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1.2: Homework for Algebra Tips and Tricks- Part I

  • Page ID
    88624
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    1. Simplify the following algebraic expressions.
      1. \((y + 2)^2 - (y-1)^2\)
        \(6y + 3\)
        ans
      2. \(\frac{5x^3 + 6x^2 + x}{x}\)
        \(5x^2 + 6x + 1\)
        ans
      3. \(\frac{(x-3)^2 - 9}{x}\)
        \(x-6\)
        ans
    2. Simplify the following.
      1. \((x - 3)(x + 1)(x - 2)\)
        \(x^3 - 4x^2 + x + 6\)
        ans
      2. \((x + 1)^3\)
        \(x^3 + 3x^2 + 3x + 1\)
        ans
      3. \((x + h)^3\)
        \(x^3 + 3x^2h + 3xh^2 + h^3\)
        ans
      4. \((x-1)^3 - x^3 - 1\)
        \(-3x^2 + 3x - 2\)
        ans
    3. Given the functions \(f(x) = 5x - 10\) and \(g(x) = 3x + 4\), find the following.
      1. \(f(7)\)
        \(25\)
        ans
      2. \(g(4)\)
        \(16\)
        ans
      3. \(f(x + 3)\)
        \(5x + 5\)
        ans
      4. \(g(3y - 2)\)
        \(9y - 2\)
        ans
      5. \(f(g(x))\)
        \(15x + 10\)
        ans
    4. Sketch graphs of \(e^x\), \(\frac{1}{x}\), and \(\sin(x)\). (if you don’t know what it looks like, use a calculator or look up the answer on the internet).
    5. For the following graph, imagine that it represents the amount of money in Rebecca’s bank account. Create a story that explains the various ups and downs.

      A graph that goes up, down, fluctuates widely, then then goes up again

      Answers vary. Here is one possibility (please don’t use this, come up with your own!): Rebecca is a money counterfeiter. Business is booming in the 1990s, and she makes (literally) a boat load of cash, launders it, and makes bank. However, the Feds in the 2000s came out with these new benjamins with watermarks and stuff like that, and she can’t counterfeit it anymore. She loses all her money gambling on water polo. She tries to get her business back a couple times, but it never catches on. Finally, she decides to invest in bitcoin when it was trading at $1 USD per bitcoin, and then she made a serious fortune.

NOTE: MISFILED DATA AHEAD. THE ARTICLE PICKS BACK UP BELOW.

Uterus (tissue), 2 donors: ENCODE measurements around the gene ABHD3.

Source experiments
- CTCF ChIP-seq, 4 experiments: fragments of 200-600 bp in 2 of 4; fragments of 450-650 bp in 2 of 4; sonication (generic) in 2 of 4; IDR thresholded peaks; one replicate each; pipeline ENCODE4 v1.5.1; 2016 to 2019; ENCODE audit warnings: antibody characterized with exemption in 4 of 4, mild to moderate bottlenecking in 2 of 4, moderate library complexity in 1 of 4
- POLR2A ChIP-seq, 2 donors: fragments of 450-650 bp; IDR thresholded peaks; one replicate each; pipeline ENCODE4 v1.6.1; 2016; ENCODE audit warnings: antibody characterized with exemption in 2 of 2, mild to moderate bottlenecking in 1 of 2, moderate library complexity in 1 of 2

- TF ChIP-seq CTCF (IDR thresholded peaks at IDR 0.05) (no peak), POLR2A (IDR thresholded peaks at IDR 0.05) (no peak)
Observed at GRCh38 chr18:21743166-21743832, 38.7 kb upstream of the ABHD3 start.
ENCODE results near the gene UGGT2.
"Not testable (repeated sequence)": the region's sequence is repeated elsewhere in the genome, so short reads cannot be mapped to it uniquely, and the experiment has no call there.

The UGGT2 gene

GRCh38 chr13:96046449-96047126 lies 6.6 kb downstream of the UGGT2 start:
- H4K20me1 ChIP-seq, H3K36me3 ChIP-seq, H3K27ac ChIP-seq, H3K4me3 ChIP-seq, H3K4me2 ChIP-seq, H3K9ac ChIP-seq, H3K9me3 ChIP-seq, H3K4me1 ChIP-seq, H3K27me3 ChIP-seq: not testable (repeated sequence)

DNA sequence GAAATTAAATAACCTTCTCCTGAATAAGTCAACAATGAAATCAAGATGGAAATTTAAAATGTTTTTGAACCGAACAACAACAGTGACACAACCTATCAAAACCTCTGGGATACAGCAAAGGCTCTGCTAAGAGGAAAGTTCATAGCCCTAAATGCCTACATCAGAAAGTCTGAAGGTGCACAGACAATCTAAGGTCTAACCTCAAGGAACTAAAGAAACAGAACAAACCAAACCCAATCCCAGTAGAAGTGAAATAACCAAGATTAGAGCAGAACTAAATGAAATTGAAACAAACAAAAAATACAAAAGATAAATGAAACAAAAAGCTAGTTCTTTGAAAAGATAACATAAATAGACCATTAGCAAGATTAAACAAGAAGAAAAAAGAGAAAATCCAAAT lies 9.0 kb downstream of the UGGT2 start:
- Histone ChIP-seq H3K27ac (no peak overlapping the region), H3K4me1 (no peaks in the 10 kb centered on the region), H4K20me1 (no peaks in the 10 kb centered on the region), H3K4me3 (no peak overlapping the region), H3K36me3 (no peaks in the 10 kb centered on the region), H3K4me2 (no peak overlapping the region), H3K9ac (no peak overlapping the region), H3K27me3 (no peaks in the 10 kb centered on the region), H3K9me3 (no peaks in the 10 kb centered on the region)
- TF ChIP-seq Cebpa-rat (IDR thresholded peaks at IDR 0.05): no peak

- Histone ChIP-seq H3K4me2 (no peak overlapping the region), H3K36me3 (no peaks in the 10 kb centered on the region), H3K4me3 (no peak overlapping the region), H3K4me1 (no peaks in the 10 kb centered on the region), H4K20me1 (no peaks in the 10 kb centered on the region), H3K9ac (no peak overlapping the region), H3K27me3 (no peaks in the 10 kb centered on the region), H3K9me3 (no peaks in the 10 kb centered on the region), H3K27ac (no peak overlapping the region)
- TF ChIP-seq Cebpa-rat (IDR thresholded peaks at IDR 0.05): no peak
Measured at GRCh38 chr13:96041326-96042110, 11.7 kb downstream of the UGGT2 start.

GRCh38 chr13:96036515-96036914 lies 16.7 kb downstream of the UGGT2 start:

ans
    6. \(0^\circ\) in Celsius is \(32^\circ\) in Fahrenheit, and \(100^\circ\) in Celsius is \(212^\circ\) in Fahrenheit.
      1. Sketch a graph with Fahrenheit along the \(x\)-axis and Celsius along the \(y\)-axis. Hint: I’d start with the points \((32, 0)\) and \((212, 100)\), and connect them with a straight line.
      2. What is the slope of the graph from part (a)?
      3. What is a formula to convert from Fahrenheit to Celsius?
    7. For each graph below, state whether it is a function or not. (This involves using the “Vertical Line Test”)

      Four graphs, some of which pass the vertical line test and some that do not.

      A and C are functions, B and D are not.
      ans
    8. Let \(f(x) = 15 - 2x^2\).
      1. Find the slope of a line that goes through the points \((-1, 13)\) and \((0, 15)\), both of which lie on the graph of \(f(x)\).
        Slope is \(2\)
        ans
      2. Consider the function \(f(x) = 15 - 2x^2\). Find the slope of a line that intersects this curve at \(x = 1\) and \(x = 2\).
        Slope is \(-6\)
        ans

    This page titled 1.2: Homework for Algebra Tips and Tricks- Part I is shared under a CC BY 4.0 license and was authored, remixed, and/or curated by Tyler Seacrest via source content that was edited to the style and standards of the LibreTexts platform; a detailed edit history is available upon request.